Hiking to the Base of Wallaman Falls
While the overlooks yielded a satisfying but distant experience of Wallaman Falls, it might be compelling to get more interactive with this waterfall.
However, in order to do that, we had to go on a rather strenuous 4km upside down hike where we had to lose the waterfall’s elevation loss and then regaining it on the way back.
This hike is on a track known as the Djyinda Walk (or Jinda or Djinda Walk, pronounced “JIN-da”), which translates to mean “Falls”.
It’s not clear to me if that Aboriginal word is related to the Warrgamaygan People, who are the traditional owners of this area.
Anyways, it was a demanding hike that transitioned from the drier subtropical tablelands at the top to the muggier and more lush rainforested gorge at the bottom.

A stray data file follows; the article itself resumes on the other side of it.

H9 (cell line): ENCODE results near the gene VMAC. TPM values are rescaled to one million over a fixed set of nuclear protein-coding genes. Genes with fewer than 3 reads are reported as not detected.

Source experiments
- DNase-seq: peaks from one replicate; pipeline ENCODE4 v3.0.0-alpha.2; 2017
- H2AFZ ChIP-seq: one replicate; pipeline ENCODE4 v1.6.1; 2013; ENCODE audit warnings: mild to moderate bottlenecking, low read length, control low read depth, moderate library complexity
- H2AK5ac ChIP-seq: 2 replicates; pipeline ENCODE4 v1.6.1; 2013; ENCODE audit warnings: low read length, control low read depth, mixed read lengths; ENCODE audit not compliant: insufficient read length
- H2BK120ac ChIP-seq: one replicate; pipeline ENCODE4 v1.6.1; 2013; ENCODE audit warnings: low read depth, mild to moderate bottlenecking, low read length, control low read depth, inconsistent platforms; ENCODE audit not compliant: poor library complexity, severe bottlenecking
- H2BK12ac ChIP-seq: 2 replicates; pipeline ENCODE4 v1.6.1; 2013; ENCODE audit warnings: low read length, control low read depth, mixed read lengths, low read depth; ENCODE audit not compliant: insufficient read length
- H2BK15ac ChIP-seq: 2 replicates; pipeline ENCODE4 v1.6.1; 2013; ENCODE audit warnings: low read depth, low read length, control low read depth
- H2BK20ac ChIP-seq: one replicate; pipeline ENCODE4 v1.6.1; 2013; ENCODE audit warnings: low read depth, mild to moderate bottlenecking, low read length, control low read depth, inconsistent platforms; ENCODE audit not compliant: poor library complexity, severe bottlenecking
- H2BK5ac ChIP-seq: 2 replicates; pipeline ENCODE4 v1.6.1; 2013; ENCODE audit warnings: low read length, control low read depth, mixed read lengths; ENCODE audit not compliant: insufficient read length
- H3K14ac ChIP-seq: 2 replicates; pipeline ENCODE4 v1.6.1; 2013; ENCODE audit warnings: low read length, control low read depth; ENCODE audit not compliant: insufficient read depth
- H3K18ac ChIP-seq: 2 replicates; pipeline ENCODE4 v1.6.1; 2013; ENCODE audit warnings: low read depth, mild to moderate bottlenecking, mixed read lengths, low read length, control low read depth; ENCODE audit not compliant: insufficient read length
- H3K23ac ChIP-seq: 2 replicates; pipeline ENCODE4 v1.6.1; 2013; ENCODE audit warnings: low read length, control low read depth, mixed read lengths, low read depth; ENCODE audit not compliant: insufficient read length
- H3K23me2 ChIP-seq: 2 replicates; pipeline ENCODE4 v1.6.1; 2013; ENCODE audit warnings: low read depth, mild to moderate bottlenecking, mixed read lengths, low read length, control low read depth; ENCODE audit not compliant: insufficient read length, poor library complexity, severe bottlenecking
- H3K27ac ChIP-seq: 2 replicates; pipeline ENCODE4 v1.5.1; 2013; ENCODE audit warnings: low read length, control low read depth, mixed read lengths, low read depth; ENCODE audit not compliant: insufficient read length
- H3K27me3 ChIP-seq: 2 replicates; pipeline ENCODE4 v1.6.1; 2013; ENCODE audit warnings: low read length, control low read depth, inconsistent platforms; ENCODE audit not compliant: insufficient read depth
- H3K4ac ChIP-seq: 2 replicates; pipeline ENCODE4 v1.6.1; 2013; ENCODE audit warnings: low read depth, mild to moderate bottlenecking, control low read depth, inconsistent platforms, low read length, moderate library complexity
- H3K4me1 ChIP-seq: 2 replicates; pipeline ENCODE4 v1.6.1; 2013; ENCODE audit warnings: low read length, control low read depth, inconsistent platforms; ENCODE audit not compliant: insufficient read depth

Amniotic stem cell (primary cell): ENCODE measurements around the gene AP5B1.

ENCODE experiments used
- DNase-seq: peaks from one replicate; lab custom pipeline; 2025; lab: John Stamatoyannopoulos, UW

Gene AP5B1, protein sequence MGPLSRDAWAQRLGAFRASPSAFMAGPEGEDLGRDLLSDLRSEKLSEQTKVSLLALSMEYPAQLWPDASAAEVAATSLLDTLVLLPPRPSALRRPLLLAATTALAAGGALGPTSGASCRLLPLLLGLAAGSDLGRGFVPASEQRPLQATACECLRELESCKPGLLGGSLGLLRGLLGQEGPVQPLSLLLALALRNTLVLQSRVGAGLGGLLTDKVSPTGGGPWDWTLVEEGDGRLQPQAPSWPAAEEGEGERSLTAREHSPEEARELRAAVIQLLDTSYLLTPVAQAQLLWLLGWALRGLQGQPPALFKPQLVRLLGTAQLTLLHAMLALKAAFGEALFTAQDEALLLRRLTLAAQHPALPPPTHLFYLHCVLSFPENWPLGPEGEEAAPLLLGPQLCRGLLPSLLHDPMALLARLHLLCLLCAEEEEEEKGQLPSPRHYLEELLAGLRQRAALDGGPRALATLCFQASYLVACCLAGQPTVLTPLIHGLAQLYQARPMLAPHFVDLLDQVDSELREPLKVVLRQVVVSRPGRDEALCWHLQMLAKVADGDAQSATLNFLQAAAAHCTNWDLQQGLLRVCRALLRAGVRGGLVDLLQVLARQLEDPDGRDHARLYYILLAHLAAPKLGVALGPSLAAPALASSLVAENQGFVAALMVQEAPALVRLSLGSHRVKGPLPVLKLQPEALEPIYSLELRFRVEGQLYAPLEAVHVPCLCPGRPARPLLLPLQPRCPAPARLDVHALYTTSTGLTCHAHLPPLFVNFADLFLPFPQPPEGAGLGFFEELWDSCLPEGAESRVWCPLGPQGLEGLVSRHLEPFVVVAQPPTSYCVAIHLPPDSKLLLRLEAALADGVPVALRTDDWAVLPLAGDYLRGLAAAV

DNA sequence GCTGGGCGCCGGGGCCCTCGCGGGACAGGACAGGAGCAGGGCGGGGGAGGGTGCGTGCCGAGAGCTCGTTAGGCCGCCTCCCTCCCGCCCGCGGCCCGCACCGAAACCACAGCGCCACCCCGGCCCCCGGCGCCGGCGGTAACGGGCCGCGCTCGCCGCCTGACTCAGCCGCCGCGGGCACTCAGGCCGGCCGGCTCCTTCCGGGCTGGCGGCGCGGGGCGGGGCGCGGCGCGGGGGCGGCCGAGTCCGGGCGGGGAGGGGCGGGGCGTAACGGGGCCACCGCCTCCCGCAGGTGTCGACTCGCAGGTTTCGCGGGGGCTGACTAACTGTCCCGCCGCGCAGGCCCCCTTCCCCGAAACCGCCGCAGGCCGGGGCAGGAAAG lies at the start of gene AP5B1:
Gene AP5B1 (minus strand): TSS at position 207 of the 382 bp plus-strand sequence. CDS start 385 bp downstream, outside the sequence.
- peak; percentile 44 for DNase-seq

By the way, this rainforest is a major reason why it was gazetted as a world heritage area.
After all, it dated back to a time when Australia was joined with South America, Asia, and Africa in a pre-historic supercontinent known as Gondwanaland.
So given the ancient nature of the monsoonal rainforest ecosystem here, we had to be wary of some of the flora and fauna here like aggressive cassowaries as well as a plant with poisonous heart-shaped serrated leaves that could leave a neurotoxic sting.
That was motivation for us to stay on the trail and not get tempted to do any scrambling shortcuts.
Aside from Herbert River / Stony Creek Lookout on the upper fringes of the ancient rainforest, the rest of the hike then proceeded to go right into the lush ecosystem while steeply losing elevation.